Clearly, personal conversion has taken place, yet nothing is said about hearing and responding to the truth; there is no reference to personal decision, commitment, or faith. It is totally a story of needy sinners in the hand of God. It is the secret history of every conversion, the real story, the OT counterpart of “you did not choose me, but I chose you” (John 15:16). It is also the death knell to any open-ended understanding of the atonement, which seeks to posit a disjunction between redemption accomplished and applied. It matters not how the question is asked. Could any whose iniquities the Lord laid on his Servant fail to be saved? Could that laying-on prove ineffectual? Were any iniquities laid on the Servant save with the divine purpose of eternal salvation? Since universalism is ruled out by Isaiah’s insistence on “the many” (see below), 53:4–6 commits the unprejudiced interpreter to an effective, particularistic understanding of the atonement. The heart of the matter is boldly put: the “we” of these crucial verses were locked into a failure to grasp what the Servant was all about, but our iniquities were laid by Yahweh on his Servant; and this is what led to our “seeing.” The theological implications are profound: the atonement itself, and not something outside of the atonement, is the cause for any conversion. The resources for conversion are found in the Servant’s death; they flow from it. Thus, it is the atonement that activates conversion, not vice versa (cf. Titus 3:3–5). (pg. 261-62)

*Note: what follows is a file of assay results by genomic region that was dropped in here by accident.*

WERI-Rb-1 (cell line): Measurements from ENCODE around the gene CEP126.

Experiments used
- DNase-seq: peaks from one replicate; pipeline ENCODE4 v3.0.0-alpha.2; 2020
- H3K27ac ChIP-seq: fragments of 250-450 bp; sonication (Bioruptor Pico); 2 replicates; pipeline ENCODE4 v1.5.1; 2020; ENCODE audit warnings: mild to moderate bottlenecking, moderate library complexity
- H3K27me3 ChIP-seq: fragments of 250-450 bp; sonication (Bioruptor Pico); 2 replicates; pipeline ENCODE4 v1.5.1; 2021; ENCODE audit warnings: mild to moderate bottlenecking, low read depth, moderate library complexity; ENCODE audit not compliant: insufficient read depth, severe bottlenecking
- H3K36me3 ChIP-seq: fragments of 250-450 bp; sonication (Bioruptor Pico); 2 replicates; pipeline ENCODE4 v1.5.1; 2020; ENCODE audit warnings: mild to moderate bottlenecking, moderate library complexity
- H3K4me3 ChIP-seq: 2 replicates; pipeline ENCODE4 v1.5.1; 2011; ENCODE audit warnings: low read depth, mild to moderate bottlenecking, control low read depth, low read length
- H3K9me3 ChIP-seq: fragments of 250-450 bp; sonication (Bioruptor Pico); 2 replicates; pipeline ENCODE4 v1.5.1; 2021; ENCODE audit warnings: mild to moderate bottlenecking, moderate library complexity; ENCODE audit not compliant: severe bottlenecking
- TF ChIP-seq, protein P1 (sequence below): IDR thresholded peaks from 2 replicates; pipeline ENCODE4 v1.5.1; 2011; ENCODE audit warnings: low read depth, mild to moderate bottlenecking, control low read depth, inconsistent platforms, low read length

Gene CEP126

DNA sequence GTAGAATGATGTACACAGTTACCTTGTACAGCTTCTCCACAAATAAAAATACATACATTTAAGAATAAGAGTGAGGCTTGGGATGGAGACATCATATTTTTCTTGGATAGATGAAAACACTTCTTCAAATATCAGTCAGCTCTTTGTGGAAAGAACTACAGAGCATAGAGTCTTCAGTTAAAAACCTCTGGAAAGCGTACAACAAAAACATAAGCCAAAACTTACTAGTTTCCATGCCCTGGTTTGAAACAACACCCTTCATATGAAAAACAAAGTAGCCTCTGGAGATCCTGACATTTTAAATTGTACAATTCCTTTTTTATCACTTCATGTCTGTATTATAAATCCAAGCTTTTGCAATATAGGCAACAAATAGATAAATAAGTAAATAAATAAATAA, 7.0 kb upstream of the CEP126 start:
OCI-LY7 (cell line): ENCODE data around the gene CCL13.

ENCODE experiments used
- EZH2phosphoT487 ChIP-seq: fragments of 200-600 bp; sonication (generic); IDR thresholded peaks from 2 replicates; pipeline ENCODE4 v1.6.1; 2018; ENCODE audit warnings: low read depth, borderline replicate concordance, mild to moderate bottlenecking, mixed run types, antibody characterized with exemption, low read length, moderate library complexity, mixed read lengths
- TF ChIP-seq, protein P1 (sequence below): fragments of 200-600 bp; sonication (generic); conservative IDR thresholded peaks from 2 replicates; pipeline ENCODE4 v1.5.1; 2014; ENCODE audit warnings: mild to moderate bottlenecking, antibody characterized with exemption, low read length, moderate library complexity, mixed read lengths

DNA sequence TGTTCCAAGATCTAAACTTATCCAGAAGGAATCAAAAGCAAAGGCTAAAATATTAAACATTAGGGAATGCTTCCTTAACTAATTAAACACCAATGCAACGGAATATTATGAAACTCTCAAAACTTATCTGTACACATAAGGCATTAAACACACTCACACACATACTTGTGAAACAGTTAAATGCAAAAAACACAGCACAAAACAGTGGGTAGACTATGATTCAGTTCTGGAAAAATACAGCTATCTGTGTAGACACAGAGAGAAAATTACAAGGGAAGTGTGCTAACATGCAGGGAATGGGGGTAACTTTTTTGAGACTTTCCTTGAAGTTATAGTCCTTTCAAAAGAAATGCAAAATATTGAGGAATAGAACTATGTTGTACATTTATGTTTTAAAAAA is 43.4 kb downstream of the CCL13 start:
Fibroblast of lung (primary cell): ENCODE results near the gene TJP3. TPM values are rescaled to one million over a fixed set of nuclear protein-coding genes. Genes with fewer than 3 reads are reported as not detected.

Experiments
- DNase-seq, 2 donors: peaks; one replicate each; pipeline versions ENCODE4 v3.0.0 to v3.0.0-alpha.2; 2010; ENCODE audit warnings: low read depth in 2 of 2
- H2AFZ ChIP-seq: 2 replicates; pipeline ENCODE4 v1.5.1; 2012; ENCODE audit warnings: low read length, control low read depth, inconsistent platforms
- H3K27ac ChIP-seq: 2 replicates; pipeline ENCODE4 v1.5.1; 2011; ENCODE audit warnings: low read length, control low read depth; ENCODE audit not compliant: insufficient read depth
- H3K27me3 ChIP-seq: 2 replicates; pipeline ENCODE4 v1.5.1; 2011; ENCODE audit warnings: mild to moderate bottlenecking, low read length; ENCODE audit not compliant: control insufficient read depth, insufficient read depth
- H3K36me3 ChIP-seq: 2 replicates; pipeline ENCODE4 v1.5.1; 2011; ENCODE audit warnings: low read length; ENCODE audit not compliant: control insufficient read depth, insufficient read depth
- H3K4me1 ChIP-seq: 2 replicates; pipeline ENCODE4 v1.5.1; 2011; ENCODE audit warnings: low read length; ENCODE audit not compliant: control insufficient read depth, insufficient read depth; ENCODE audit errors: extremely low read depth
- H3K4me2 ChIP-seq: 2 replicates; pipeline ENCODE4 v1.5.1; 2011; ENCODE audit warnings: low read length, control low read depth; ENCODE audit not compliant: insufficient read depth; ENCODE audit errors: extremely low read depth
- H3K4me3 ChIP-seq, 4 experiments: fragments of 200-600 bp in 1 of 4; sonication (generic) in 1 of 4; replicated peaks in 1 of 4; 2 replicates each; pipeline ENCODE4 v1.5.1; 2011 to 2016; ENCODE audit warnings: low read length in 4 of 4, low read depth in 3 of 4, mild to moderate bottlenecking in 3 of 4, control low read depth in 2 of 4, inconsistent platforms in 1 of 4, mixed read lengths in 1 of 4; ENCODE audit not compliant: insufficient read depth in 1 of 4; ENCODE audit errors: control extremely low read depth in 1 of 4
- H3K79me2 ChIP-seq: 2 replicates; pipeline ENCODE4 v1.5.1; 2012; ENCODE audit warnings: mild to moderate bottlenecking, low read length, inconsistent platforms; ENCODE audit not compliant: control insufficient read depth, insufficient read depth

Now I have many examples from Thomas Torrance, Karl Barth, Myk Habets, our edited book, and other people or places where I can draw from to illustrate how we as Evangelical Calvinists would modify Moyter’s point about the death knell, in a way that agrees with him in principle (de jure), but disagrees with him in fact (de facto). So what I am going to share just happens to be the first thing I found that I thought was pertinent as I scanned my archives on this. There is no death knell, even granting that Moyter’s exegesis is legitimate to begin with. Someone, like us Evangelical Calvinists, can affirm universal atonement, and at the same time affirm, with just as much force, its particularity and definiteness. We do so by viewing election and thus the atonement through a Christ conditioned or Christ concentrated lens, or by focusing on a particular understanding of the vicarious humanity of Christ such that Christ is understood, in his humanity for us, as what real humanity does, or would do under the conditions of the ‘Fall’. Christ in his real (arche) humanity circumscribes what it means to be human, such that he is the mediator between God and man for us. And as real humanity who penetrates the depths of what it means to be human for all of humanity (not just an elect lump out of the mass), the atonement, at an ontological level, is fully accomplished and terminates in the one for whom it was intended in our stead, Jesus Christ in his elect humanity for us. Here is how Karl Barth thinks about the vicarious humanity: